The U.S. Army has developed a new blast-protection adhesive tape called X-Flex. This X-FLEX tape would be used to coat the interior sides of exterior walls in order to absorb the shock of a blast, protecting the occupants from flying concrete and metal turned into projectiles. Of course, such a material could also be used to protect civilians. (xflex system website)
X-flex being applied like wall paper
The Engineer Research and Development Center (ERDC) is also developing a $10-million modular protective system that it claims in a promotional video is made from material "10 times stronger than concrete." The system would allow soldiers to construct temporary structures or reinforce existing ones with walls consisting of a double layer of armored panels held together by a collapsible frame.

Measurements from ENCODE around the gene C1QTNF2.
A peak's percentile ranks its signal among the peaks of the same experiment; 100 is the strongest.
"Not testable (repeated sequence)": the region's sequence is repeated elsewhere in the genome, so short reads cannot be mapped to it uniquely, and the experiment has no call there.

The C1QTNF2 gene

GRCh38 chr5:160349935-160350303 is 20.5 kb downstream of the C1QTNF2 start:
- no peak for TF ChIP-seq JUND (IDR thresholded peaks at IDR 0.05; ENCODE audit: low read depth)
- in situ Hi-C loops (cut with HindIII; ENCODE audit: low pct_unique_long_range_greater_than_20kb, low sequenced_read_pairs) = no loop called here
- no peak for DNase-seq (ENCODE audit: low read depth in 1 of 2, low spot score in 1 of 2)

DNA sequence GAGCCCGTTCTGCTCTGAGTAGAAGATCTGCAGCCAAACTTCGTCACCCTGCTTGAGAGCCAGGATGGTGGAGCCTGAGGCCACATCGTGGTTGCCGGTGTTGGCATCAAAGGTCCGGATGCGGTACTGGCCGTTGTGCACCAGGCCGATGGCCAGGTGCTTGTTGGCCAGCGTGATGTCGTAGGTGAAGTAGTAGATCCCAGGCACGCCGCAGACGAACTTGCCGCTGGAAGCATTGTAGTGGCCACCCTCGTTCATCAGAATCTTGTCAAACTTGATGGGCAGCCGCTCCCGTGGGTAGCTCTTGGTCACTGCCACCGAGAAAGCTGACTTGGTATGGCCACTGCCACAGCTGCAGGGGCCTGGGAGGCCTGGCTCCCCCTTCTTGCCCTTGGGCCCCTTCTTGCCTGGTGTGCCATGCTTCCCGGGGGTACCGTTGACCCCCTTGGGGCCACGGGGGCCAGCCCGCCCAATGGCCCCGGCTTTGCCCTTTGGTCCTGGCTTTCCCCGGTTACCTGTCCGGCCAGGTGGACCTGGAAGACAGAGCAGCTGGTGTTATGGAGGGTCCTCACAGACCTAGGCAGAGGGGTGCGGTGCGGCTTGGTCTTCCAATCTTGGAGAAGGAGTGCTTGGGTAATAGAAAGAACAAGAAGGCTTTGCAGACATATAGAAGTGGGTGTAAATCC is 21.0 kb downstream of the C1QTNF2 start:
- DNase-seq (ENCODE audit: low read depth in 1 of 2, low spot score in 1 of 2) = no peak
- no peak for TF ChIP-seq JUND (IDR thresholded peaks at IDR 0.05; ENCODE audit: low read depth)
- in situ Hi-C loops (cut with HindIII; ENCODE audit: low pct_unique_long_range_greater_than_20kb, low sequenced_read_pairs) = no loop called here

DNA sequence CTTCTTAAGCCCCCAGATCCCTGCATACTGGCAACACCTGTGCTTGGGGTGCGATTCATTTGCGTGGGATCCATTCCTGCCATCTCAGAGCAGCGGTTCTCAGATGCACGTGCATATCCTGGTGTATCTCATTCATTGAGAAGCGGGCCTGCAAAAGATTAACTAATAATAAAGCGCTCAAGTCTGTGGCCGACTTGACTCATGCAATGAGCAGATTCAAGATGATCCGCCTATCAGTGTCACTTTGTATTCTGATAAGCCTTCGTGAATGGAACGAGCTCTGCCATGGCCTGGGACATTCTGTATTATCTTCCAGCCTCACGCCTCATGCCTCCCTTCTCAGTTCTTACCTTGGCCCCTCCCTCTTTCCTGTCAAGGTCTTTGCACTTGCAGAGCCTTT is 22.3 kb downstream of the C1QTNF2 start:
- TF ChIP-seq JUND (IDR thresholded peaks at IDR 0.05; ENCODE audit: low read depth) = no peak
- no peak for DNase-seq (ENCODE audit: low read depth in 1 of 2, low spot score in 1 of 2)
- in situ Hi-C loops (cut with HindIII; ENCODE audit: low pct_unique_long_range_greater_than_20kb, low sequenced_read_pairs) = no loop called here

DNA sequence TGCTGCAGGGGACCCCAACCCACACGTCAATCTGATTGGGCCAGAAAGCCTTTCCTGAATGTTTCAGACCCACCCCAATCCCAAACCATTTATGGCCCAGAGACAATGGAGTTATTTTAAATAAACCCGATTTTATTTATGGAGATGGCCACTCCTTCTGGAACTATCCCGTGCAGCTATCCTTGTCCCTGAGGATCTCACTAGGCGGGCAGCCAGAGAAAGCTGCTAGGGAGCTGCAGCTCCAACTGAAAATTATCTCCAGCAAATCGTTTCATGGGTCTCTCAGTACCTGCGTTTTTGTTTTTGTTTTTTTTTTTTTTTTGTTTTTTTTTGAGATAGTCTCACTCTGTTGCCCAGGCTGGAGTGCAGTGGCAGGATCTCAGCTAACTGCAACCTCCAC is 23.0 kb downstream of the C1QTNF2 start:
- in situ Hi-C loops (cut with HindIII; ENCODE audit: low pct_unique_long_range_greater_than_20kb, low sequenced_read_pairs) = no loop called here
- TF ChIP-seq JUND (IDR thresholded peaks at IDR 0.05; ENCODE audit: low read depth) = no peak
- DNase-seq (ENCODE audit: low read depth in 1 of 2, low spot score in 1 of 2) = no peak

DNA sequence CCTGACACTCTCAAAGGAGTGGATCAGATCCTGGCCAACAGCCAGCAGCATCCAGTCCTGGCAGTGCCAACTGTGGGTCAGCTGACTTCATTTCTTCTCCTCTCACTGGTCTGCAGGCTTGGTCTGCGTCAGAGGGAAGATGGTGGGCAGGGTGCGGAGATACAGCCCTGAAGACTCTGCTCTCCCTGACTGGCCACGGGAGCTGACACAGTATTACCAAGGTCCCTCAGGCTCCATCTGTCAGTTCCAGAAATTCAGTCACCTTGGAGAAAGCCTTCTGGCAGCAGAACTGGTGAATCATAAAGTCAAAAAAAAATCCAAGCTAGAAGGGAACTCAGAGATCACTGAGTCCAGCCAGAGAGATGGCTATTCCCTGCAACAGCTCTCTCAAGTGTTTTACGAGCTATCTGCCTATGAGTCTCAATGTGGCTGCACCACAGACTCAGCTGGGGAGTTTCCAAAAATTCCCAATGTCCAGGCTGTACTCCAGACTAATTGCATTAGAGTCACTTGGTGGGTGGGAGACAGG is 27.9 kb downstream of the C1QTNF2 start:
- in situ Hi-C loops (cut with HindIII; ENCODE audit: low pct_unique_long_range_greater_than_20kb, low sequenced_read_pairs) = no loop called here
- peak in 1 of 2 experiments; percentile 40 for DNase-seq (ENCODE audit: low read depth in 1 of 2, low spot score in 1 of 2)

There has been progress on research for making buildings hurricane resistant using fiber board based on jute trees and plastic and another project using glass fiber to make stronger wall boards.
The hurricane resistant board could even be used on low cost housing in North America and even Bangladesh.
If the six-month project is a success, the technology could also be used in the U.S. "Uddin said that while this next phase of his fiber-composite research is taking place overseas, the technology, if it proves viable, will have tangible benefits for the coastal regions of United States, including parts of Alabama. 'The potential payoff of this program could be the rapid insertion of the tree-fiber technology into the rebuilding and future construction of homes in the Gulf Coast states, especially in flood and storm prone areas like Mobile and New Orleans,' Uddin said."